Archive for the ‘Parkinsons’ Category

Come experience our therapeutic Music Therapy Movement Program

for persons with Parkinson’s disease!

This is an integrative Music Therapy movement program is specifically designed to address symptoms

of Parkinson’s disease and also other neurologic movement disorders.

This integrative program is based on research and experience designed to help:

improve balance, improve fine/gross motor coordination,

stimulate initiation of movement, reduce rigidity, help improve & coordinate walking gait

and arm swing, and enhance your social support system!

When: Every Friday from 11:15 to 12:15

Where: The Center for Creative Release on 212 Third Ave. (between Thomasville Rd. and North Monroe)


How much: FREE for first class!  $3 per class thereafter ($12 monthly package)

Instructor: Peyton Davis, MT, LNMT; mmpd3@hotmail.com

**Caretakers and family members are welcome to participate in the fun!!

This week:

We are continuing our ballroom dance series and have been having a great time!!

This will continue through the middle of August.

We are fortunate to have Kyle, a professional ballroom dance instructor teaching us beginning skills in foxtrot, waltz, box step, rumba, and tango!

Whether you love to dance or think you lack rhythm…

come surprise yourself at how your body learns to adapt and move!

No prior experience is required to participateJust come and have a great time!

1.  All movement activities are matched to the specific rhythms and carefully selected music to enhance the initiation and  coordination of movement.

2.  Activities begin with simple, isolated movements to prepare for adaptable, complex movements.

3.  All activities are adapted to meet the movement level and skills of each person!


Guest instructors are integrated in parts of the class to provide expert guidance

in stretching, formal ballroom dancing, elements of tai chi/qi gong.

Guest instructors: Kyle (Professional Ballroom Dance instructor)

Rose (Yoga Instructor, Personal Trainer)

Louise (Qi Gong Instructor)


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Dear friends:
The enclosed message is disturbing to say the least.  Particularly with our ages and PD conditions in mind, please take the time to be informed of the ramifications of the Health Care Reform Bill.  I believe you will, as I am, completely shocked that such a discussion could be taking place in our country.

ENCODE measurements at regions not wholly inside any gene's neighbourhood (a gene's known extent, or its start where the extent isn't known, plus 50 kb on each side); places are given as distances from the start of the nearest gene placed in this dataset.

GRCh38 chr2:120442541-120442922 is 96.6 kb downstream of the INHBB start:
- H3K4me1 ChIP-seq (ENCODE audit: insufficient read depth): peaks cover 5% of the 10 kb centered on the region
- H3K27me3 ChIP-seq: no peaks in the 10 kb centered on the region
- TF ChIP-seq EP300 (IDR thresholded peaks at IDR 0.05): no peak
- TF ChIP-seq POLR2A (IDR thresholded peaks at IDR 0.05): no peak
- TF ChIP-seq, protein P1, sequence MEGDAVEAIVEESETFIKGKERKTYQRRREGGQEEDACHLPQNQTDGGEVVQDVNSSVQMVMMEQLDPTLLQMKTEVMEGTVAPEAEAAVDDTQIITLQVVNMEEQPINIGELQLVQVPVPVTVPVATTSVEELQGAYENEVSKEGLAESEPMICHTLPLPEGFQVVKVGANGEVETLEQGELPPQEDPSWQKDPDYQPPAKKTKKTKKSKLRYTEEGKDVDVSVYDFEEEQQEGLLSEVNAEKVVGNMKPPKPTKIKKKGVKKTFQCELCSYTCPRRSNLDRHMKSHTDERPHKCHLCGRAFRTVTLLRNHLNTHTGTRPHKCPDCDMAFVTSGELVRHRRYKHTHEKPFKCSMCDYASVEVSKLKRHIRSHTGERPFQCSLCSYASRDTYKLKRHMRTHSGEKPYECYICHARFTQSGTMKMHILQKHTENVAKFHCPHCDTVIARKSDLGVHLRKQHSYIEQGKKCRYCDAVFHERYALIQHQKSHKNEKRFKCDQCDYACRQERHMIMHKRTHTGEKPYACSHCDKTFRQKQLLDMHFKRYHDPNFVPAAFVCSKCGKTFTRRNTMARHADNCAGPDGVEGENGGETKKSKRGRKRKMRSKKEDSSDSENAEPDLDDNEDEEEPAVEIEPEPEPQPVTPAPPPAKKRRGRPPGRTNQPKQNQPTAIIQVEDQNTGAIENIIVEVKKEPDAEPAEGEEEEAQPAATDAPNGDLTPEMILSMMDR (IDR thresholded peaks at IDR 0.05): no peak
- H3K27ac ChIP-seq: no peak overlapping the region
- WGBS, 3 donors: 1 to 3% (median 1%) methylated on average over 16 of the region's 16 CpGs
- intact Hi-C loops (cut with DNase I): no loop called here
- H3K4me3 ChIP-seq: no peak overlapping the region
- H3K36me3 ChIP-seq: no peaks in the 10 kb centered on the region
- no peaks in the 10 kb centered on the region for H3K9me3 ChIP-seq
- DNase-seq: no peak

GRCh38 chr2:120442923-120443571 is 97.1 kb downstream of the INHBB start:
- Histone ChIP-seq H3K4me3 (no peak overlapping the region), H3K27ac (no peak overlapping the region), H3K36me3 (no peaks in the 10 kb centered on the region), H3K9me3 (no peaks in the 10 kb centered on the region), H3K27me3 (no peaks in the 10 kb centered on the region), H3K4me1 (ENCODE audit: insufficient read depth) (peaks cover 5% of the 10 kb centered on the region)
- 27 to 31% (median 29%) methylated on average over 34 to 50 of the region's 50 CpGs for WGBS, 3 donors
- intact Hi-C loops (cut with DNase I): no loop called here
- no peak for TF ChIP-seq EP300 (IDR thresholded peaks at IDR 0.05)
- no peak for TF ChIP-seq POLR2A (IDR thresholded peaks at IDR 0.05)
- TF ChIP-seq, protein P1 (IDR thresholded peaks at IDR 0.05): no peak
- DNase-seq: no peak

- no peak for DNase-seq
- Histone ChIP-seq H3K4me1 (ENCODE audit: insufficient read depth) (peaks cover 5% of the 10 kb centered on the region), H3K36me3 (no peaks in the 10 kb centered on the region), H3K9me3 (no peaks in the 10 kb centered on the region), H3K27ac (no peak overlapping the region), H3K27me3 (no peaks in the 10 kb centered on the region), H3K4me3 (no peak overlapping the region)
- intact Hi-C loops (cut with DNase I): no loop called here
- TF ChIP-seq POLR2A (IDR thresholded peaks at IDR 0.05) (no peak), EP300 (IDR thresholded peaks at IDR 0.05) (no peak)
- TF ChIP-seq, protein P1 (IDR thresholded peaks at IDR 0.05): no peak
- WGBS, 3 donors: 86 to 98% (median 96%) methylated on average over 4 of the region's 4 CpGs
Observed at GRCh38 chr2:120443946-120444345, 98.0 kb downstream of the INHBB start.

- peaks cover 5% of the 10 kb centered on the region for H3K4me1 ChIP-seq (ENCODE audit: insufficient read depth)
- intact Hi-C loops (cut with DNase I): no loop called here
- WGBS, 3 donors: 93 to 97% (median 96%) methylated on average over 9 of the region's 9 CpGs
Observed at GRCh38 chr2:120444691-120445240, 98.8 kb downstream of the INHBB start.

Incidentally, after I expressed concern last week to Congressman Bill Nelson, he replied by  correspondence that he is fully endorsing this bill……………………  I wonder if it is ANOTHER bill that the congress has not taken the time to read?

— ______________________________


Subject:Fw: Page 425 of Health Care Bill

Everyone must read the message below and please listen to the Fred Thompson interview. Facts about the Health Care Bill are revealed on the interview that you haven’t heard on television or  the presidents speech this past week. This is not a spin story, but real facts. Please read and listen to the interview and e-mail it on. THIS IS A MUST READ FOR ALL OF US !!!!!!!!!!

Subject: Page 425 of Health Care Bill

This indeed takes a shot at retirees–we cannot let this happen to us–tell all your friends by voice, email, phone or letter that it is totally unacceptible!!!!!!
This is unbelievable. I already called AARP to ask them why they represent us and support this house bill. Believe it or not this organization does not have an e-mail contact that you can register your comment. You can either call or post your comment and mail it to them.

>  Page 425 of Health Care Bill – Listen to this interview Fred Thompson’s Radio Show interviewing20Betsy McCaughey (pronounced Mc Coy).  Or look it up on www.fredthompsonshow.com, under interviews.